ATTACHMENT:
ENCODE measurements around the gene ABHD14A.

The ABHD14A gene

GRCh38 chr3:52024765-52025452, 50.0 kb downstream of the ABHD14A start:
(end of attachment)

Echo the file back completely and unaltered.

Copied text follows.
ENCODE measurements around the gene ABHD14A.

The ABHD14A gene

GRCh38 chr3:52024765-52025452, 50.0 kb downstream of the ABHD14A start: